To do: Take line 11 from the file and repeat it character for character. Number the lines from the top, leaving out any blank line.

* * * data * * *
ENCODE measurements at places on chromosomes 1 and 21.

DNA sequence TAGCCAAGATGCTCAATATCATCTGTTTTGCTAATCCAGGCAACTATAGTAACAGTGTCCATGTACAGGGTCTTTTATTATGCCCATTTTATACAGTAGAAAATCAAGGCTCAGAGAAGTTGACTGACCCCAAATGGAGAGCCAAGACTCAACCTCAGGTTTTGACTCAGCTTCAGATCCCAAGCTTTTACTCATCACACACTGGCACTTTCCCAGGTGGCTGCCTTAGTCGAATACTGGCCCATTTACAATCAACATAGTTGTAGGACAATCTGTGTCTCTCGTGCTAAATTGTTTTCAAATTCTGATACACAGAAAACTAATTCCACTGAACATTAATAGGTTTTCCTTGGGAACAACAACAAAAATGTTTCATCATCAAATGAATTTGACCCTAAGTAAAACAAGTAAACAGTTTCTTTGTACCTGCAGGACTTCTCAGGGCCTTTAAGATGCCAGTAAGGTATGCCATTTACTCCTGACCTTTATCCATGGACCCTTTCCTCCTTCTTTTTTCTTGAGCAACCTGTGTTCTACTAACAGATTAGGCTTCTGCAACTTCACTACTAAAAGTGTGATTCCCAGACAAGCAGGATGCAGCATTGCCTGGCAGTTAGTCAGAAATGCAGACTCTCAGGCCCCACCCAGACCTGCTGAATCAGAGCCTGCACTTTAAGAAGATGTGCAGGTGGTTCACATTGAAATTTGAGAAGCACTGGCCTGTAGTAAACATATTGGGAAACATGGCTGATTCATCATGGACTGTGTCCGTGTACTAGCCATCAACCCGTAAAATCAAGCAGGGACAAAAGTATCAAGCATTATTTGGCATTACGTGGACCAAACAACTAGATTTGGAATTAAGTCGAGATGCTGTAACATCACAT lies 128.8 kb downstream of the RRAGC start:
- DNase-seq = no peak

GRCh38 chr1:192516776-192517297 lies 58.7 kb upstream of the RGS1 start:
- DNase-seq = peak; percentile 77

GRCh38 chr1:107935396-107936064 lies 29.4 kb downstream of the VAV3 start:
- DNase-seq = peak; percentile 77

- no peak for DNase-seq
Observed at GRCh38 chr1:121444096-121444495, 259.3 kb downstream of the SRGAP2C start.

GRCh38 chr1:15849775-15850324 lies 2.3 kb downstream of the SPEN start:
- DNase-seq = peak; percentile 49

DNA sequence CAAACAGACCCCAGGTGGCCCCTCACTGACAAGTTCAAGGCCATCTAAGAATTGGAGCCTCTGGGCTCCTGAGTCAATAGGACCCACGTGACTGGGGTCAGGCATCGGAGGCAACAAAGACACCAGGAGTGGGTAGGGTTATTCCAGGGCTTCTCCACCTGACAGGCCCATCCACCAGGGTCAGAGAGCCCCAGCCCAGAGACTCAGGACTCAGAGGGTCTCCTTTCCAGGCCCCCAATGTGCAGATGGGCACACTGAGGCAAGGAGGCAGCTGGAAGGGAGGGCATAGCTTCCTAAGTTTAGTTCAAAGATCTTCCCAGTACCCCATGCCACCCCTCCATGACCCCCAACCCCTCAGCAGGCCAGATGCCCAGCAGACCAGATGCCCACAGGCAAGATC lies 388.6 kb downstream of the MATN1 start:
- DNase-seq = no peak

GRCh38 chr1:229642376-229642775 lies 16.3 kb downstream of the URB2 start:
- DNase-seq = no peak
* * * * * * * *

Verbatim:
- DNase-seq = peak; percentile 49